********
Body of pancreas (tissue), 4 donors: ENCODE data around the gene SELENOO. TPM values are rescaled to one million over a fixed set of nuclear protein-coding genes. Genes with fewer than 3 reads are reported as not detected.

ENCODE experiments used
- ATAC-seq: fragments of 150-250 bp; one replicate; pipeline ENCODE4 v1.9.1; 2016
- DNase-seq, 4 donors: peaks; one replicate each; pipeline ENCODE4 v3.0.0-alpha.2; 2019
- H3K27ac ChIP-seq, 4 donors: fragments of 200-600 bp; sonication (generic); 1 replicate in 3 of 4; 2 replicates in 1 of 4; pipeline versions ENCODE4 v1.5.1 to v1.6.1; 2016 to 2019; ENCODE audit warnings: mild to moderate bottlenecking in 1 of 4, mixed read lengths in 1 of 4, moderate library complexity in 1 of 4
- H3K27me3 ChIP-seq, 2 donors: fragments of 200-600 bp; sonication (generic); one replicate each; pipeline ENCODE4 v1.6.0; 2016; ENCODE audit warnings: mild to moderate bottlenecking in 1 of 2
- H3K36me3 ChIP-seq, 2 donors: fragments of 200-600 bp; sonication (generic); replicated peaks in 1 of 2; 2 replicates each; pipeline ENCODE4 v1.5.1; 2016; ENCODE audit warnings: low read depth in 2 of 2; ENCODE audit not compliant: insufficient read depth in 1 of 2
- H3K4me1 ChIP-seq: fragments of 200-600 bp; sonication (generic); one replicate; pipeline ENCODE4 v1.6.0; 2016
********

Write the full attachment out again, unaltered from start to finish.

Body of pancreas (tissue), 4 donors: ENCODE data around the gene SELENOO. TPM values are rescaled to one million over a fixed set of nuclear protein-coding genes. Genes with fewer than 3 reads are reported as not detected.

ENCODE experiments used
- ATAC-seq: fragments of 150-250 bp; one replicate; pipeline ENCODE4 v1.9.1; 2016
- DNase-seq, 4 donors: peaks; one replicate each; pipeline ENCODE4 v3.0.0-alpha.2; 2019
- H3K27ac ChIP-seq, 4 donors: fragments of 200-600 bp; sonication (generic); 1 replicate in 3 of 4; 2 replicates in 1 of 4; pipeline versions ENCODE4 v1.5.1 to v1.6.1; 2016 to 2019; ENCODE audit warnings: mild to moderate bottlenecking in 1 of 4, mixed read lengths in 1 of 4, moderate library complexity in 1 of 4
- H3K27me3 ChIP-seq, 2 donors: fragments of 200-600 bp; sonication (generic); one replicate each; pipeline ENCODE4 v1.6.0; 2016; ENCODE audit warnings: mild to moderate bottlenecking in 1 of 2
- H3K36me3 ChIP-seq, 2 donors: fragments of 200-600 bp; sonication (generic); replicated peaks in 1 of 2; 2 replicates each; pipeline ENCODE4 v1.5.1; 2016; ENCODE audit warnings: low read depth in 2 of 2; ENCODE audit not compliant: insufficient read depth in 1 of 2
- H3K4me1 ChIP-seq: fragments of 200-600 bp; sonication (generic); one replicate; pipeline ENCODE4 v1.6.0; 2016